“Holy Toledo” will premiere on WGTE Dec. 3 at 8 p.m.
The East Toledo Family Center is seeking nominations for their Distinguished Citizen Award.
Nominees must be persons who have lived, worked or served in East Toledo and who have distinguished themselves in one or more of the following areas: volunteer work, career, entertainment and/or politics. Candidates may be self-nominated or nominated by another person.
Forms are available at the Family Center, 1020 Varland Ave., East Toledo, or by calling 419-691-1429. All nomination forms must be submitted by Dec. 31. Selection is determined by a vote of the Alumni Association and past inductees.
Awards are presented at the annual Renaissance Gala, which will be held April 24, 2010.
Financial Aid Night
Lake High School will hold a Financial Aid Night Nov. 24 at 6:30 p.m. in the school media center.
Parents of senior college-bound students are strongly encouraged to attend. Greg Guzman, director of financial aid at Bowling Green State University, will present information about financial aid, FAFSA and other general information.
Gospel singer to perform
Gospel Singer Ann Downing, known for her regular appearances on the popular “Gaither Homecoming,” will visit Genoa Trinity United Methodist Church, Main Street at SR 163, Genoa, Dec. 6 during the worship hour beginning at 10:30 a.m.
All area residents are invited to attend. A free-will offering will be taken.
Downing’s career as a successful Christian recording artist has taken her from her beginnings on a cotton farm in rural Mississippi to some of the nations largest venues, including the Crystal Cathedral and the Billy Graham Crusade. Her ministry supports a nursing home outreach called the “Ms. Lillie Project,” named for her late mother. Learn more about her at www.anndowning.com.
The Elmore Area Chamber of Commerce invites children of all ages to participate in the Elmore Community tree lighting ceremony Nov. 25 from 5 to 6:30 p.m. at the corner of Toledo and Rice streets.
Everyone who participates is encouraged to bring an ornament to be put on the tree. Ornaments must be weatherproof and made to easily but securely attached to the tree. The ornaments will not be returned.
WTOL-TV Channel 11 will have a live broadcast of the event. Those attending are invited to bring a toy for the Marine Corps.’ Toys for Tots program.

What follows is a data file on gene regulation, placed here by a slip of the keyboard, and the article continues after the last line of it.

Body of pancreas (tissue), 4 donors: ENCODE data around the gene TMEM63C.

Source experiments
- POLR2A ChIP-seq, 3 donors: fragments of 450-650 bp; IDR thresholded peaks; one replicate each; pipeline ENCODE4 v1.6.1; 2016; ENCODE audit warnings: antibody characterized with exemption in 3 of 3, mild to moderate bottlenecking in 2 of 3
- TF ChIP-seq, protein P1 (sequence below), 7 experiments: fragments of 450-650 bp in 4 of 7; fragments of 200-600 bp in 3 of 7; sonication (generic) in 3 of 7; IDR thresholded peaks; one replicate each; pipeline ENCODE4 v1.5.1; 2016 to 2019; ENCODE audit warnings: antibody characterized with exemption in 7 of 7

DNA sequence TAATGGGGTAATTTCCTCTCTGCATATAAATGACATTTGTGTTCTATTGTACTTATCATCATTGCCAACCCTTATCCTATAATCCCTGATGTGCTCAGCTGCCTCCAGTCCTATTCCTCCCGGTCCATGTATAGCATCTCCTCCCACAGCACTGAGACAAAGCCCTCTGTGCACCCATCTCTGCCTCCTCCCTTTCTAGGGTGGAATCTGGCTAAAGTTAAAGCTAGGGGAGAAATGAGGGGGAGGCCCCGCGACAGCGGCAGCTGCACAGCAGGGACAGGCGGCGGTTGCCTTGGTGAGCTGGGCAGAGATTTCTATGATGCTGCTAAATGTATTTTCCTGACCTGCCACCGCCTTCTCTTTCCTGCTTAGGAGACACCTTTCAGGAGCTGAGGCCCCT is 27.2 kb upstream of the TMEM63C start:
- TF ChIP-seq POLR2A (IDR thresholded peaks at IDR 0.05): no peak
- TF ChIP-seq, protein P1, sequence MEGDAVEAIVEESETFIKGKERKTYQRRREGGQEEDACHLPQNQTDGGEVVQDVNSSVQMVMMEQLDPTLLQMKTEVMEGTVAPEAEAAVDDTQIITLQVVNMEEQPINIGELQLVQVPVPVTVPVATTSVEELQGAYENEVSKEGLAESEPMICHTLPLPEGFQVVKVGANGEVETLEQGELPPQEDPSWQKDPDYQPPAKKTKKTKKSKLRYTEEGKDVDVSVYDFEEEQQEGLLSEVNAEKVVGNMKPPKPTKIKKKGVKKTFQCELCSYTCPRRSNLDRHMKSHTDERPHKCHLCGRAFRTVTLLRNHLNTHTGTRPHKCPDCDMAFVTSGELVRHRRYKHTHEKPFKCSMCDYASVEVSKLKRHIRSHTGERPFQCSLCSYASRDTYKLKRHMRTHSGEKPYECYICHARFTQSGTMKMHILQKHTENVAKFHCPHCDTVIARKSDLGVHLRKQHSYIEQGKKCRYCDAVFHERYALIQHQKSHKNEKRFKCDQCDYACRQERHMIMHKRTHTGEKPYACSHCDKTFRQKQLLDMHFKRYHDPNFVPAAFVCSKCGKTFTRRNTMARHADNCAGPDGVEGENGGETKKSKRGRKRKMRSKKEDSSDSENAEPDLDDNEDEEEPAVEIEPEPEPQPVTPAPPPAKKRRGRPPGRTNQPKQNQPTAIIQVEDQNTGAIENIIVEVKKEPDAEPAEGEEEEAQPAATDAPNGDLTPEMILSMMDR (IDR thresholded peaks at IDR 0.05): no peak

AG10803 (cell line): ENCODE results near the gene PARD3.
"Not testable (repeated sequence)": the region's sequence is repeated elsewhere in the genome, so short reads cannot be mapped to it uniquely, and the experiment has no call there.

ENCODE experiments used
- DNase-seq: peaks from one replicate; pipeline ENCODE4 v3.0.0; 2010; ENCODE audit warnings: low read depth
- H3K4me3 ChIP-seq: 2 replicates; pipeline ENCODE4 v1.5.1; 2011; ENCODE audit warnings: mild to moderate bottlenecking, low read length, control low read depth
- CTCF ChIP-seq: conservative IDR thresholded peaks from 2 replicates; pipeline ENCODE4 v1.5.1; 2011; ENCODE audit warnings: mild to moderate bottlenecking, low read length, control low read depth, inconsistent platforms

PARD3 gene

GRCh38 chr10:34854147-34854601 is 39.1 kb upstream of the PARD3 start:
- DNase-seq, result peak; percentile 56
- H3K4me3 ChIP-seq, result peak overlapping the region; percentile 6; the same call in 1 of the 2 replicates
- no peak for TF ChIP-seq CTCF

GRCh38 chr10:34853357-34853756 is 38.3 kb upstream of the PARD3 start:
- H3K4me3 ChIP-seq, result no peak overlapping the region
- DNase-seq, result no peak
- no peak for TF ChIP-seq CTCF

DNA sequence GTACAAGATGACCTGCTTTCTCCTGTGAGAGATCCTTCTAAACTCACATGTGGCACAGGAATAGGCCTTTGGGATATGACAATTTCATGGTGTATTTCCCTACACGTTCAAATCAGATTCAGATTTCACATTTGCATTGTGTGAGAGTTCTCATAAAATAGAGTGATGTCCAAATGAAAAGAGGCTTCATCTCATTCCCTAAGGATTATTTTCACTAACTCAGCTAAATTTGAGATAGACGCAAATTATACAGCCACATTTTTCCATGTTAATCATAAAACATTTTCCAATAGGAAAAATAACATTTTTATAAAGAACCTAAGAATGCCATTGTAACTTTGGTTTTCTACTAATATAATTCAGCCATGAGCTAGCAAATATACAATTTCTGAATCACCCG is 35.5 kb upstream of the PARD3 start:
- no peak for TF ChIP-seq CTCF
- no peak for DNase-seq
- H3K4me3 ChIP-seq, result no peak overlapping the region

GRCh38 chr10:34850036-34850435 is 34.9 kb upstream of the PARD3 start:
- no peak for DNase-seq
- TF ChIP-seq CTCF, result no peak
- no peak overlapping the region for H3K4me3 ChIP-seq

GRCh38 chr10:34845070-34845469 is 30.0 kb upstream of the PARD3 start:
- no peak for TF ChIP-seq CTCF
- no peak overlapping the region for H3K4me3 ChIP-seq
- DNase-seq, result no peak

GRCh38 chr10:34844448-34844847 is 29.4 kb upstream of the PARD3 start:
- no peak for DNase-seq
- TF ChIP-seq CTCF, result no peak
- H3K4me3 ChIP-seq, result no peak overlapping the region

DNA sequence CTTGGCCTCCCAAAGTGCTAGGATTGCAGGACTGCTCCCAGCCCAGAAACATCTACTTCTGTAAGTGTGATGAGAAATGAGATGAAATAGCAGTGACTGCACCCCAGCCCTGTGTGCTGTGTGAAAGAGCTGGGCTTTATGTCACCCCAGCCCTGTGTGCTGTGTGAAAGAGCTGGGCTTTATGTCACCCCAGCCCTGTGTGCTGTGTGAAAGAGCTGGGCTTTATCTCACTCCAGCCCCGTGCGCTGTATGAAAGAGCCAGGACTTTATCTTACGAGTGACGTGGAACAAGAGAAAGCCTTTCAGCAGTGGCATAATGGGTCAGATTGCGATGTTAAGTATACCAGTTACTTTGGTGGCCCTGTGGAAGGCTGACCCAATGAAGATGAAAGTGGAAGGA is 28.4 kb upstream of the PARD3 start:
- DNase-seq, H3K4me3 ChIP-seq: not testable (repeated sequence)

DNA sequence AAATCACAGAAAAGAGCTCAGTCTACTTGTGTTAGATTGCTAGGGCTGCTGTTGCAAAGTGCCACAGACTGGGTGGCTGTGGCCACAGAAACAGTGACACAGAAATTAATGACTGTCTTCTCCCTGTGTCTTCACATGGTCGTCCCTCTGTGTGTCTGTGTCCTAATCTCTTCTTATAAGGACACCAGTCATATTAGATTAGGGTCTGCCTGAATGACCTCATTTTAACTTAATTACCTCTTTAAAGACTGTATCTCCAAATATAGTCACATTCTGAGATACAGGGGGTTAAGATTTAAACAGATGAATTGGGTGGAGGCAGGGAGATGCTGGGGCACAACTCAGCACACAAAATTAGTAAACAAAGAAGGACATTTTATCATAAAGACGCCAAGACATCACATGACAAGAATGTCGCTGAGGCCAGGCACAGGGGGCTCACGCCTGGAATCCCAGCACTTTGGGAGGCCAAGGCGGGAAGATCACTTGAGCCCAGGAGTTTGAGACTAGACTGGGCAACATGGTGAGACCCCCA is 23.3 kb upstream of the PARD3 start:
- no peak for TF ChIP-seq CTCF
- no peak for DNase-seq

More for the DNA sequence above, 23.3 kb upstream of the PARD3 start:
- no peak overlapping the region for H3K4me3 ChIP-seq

For more information, contact Joanne at Red, White and Blue at 419-862-2242.
Christmas Parade set
The 38th East Toledo Christmas Parade will be held Saturday Dec. 5 at 11 a.m.
The parade will start at Ravine and East Broadway, and proceed to Starr Avenue and then to Main Street.
To register, call Denny Fairchild at 419-693-9517.
For the 22nd consecutive year, Toledo will herald the start of the winter holidays with the largest balloon parade in the Midwest. The 2009 Holiday Parade, “Up, Up, Hurray,” will march the streets of downtown Nov. 28. Sponsors for this year’s celebration are Block Communications and Taylor Automotive.
At 11 a.m., marching bands, capering clowns, strutting equestrian units, festive dance troupes and more will step off at Summit and Jefferson streets, traveling north on Summit Street to Jackson Street and finishing on Huron Street at 12:30 p.m.
Along the way, youngsters and the young at heart will enjoy a festive selection of multi-story helium balloons, fun floats and, of course, the parade’s biggest star, Santa Claus.
To add to the holiday spirit, Kris Kringle Village, will be open at the Erie Street Market, Saturday and Sunday, Nov. 28 and 29. In addition to kids’ activities, live entertainment and holiday vendors, there will be horse-drawn carriage rides, live reindeer and more.
The annual parade attracts hundreds of participants each year. With the addition of Kris Kringle Village, more sponsors and volunteers are needed then ever before, organizers say.
“It will take 300 or more volunteers along with substantial financial support from the business community to get the parade down the street and the village up and operating,” said Joseph H. Zerbey IV, vice president/general manager for The Blade. “We encourage anyone with an interest in supporting either or both of these events to contact us.”
Interested parties wishing to sponsor bands and units in the parade, or to participate as a volunteer, should call the Parade hotline at 419-290-8629, e-mail parade organizers at
or visit toledoblade.com/parade. Businesses interested in being a parade or village sponsor should contact Mike Mori at The Blade at 419-724-6380.